Looking back on my debut as a boxing promoter on Sept. 30 at the National Guard Armory, it turned out to be the most important experience of my life. The fights were exciting. Some ended in ways I expected, others did not, and that is what I love about boxing–the unknown. There was a little bit of everything on my card–a blistering knockout, a controversial decision, a toe-to-toe battle and a steady beat-down.
With six of the eight fights going the distance, it was nice that the casual fans as well at the first-timers were able to feel the energy in the crowd when there was a clean knockout. This happened when welterweight Chase Checkmate Corbin, of Philadelphia, knocked out Mario Alexander Blanco, of Mexico, in the first round.
I missed parts of some of the fights–practically the entire six rounds between welterweights Grayson Blake, of State College, PA, and DeCarlo Perez, of Atlantic City, NJ—because there was work to be done. Of the ones I watched from beginning to end, I agreed with the judges’ scorecards.
You couldn’t ask for a better fight—if I must say so myself—than the six-rounder between super middleweights George Armenta, of Silver Spring, MD, and Charles Hayward, of Philadelphia (pictured). That was the disputed one but I agreed with the split decision favoring Armenta. What about the six rounds of toe-to-toe punching between junior middleweights Julian Williams, of Philadelphia, and Eberto Medina, of Newark, NJ? I also agreed with the judges’ scorecards which showed Williams winning clearly.
I enjoyed watching my friend, welterweight Ray Robinson, return to action by stopping Manuel Guzman, of Lancaster, PA, in seven rounds in the main event.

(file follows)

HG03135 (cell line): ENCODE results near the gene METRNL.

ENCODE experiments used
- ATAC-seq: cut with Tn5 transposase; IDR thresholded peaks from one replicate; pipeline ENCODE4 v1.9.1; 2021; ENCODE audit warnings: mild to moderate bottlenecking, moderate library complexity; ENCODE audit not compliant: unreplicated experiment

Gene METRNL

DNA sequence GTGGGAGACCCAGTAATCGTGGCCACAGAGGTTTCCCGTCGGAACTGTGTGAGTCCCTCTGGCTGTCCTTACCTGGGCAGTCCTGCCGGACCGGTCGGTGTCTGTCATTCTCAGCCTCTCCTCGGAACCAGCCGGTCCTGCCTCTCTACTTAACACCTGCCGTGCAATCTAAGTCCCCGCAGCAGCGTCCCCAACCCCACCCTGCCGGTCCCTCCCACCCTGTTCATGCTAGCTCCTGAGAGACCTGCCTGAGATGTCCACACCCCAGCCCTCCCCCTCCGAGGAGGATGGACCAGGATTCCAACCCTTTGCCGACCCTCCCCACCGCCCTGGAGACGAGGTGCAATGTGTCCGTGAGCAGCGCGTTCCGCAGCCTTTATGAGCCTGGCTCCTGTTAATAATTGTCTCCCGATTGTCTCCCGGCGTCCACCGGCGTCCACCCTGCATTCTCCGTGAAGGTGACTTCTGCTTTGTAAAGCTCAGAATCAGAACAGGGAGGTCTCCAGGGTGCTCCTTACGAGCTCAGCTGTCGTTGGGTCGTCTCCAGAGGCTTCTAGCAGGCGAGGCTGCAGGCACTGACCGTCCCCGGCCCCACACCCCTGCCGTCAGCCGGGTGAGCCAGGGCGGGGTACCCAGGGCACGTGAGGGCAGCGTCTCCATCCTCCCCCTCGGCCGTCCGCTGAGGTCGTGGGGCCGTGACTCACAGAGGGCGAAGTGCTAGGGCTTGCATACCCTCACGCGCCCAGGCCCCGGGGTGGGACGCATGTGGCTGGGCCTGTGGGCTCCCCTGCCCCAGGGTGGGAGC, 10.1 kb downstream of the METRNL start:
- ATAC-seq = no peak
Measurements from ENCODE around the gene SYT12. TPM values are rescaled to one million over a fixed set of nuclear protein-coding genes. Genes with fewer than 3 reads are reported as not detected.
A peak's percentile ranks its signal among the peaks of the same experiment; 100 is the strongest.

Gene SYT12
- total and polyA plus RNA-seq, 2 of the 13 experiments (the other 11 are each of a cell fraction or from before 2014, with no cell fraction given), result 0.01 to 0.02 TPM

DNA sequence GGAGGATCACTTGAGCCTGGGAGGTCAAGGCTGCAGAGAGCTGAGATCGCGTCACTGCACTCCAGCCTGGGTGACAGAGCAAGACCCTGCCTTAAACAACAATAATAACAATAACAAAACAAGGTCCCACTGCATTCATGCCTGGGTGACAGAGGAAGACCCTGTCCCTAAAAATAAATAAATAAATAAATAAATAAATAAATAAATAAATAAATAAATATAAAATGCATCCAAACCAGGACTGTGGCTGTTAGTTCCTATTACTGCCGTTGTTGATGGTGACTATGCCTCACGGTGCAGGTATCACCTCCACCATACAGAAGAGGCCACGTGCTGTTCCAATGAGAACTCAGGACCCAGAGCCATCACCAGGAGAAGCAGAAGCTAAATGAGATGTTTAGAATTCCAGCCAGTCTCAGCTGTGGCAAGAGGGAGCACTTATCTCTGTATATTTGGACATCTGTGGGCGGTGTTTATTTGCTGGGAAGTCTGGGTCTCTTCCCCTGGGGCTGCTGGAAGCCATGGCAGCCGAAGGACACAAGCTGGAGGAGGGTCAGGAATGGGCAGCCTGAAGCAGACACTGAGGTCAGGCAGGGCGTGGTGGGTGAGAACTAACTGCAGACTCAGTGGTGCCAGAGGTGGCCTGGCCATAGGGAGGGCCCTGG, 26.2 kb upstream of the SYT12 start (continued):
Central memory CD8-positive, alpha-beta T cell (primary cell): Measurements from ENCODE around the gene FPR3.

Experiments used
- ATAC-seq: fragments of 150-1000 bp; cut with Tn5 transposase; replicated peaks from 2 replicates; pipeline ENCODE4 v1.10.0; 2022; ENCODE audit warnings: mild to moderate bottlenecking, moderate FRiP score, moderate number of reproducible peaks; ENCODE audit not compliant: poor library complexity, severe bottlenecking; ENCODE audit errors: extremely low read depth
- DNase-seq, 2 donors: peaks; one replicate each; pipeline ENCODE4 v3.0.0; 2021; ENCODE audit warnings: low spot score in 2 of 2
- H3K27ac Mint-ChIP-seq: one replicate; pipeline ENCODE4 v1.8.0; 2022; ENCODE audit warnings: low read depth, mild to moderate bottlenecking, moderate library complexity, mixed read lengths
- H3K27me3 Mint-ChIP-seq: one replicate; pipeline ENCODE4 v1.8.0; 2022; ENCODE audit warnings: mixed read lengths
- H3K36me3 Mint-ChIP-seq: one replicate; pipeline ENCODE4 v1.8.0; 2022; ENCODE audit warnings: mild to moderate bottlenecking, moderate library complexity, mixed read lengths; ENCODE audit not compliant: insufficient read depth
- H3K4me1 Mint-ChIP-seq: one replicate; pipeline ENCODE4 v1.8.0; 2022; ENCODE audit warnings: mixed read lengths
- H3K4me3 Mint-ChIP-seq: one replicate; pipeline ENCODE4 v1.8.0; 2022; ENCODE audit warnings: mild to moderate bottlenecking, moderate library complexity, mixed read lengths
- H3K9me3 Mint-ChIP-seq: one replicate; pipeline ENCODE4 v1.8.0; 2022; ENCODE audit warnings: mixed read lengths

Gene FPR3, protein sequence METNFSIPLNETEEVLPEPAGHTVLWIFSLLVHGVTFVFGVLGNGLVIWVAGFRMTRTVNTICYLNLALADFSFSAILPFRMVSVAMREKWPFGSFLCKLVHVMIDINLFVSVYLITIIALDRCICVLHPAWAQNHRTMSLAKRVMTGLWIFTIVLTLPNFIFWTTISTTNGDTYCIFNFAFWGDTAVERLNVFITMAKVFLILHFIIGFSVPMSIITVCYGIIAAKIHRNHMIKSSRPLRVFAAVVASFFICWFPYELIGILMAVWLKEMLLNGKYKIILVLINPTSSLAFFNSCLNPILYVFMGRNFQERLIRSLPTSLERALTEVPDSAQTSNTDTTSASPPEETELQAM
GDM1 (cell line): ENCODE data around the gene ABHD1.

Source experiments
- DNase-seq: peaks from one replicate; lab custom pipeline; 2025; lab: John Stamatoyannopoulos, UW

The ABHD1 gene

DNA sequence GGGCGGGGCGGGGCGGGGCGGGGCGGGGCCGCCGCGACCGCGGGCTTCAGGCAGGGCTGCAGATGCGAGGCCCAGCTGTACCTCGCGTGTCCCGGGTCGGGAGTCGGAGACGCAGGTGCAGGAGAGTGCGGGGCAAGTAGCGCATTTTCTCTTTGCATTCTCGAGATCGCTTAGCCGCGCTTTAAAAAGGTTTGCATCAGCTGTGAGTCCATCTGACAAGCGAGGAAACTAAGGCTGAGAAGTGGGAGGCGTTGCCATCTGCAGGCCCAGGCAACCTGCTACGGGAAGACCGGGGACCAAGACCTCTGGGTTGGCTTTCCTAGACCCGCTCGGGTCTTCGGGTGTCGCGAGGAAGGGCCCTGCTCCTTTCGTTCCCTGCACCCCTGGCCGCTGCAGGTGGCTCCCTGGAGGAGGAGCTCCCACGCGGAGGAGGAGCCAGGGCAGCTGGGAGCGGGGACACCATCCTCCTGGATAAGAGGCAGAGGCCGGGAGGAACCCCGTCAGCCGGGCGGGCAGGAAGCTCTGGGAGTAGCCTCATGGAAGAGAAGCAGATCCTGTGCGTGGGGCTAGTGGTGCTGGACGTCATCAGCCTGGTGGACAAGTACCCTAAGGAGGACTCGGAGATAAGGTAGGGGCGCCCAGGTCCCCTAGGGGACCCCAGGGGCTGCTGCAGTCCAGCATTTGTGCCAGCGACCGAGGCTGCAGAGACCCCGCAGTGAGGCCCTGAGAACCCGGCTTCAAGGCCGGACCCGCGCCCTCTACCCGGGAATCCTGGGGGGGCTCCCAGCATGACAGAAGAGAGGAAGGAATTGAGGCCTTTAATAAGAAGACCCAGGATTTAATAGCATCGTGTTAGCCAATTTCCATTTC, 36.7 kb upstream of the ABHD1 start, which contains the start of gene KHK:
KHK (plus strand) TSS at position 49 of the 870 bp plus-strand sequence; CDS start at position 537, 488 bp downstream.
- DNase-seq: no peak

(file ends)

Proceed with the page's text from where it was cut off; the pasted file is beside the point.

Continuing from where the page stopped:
The most stressful part of promoting the card was the weigh-in the night before. We hit a bump in the road when two fighters were over the weight limit for their respective matches. I remembered saying early in the week that things were running too smoothly and I almost expected there to be a dilemma or two at the weigh-in. Eventually, everybody made weight.
I have been receiving feedback and it appears the fans were impressed with the show. Things ran exactly the way I had hoped. I am thankful to have had the best staff I could have asked for and for many of them it their first live boxing event.
Since there is always room for improvement, I can promise that as time goes on that is exactly what Bam Boxing Promotions Inc. will be doing—improving.
It was a pleasure to work with those involved with the show. As a company, we are happy to donate money to the Fox Chase Cancer Center as well. By giving back to the community I hope to increase the company’s brand image to show the importance of giving back.
There were two fighters introduced to the crowd at the event—heavyweight Fast Eddie Chambers and lightweight Hammerin’ Hank Lundy. There were others who I got a chance to talk to, including ex-world junior middleweight champs Robert Bam Bam Hines, Buster Drayton, as well as former middleweight contender Bobby Boogaloo Watts, the first man to beat Marvelous Marvin Hagler. There were several current fighters in the crowd who helped to support me.
This process has been harder than I had expected because not only did I promote a show, but also I built a foundation for Bam Boxing Promotions Inc. This was just The Beginning. I want people to know that I am here to stay!
I had planned to run another card in 2011, but have decided to shoot for January due to the upcoming holidays and the fact that Philadelphia’s welterweight contender Mike Jones is fighting Dec. 3 at Madison Square Garden on the Miguel Cotto-Antonio Margarito card and I will be there to support him. Good luck Mike! Make us proud!
Brittany Rogers contributes the BAM on Boxing column to PSC. You can also check her out, as well as everything else you need to know on Philly boxing, at PeltzBoxing.com. Follow Brittany on Twitter @bamonboxing and Peltz Boxing @PeltzBoxing.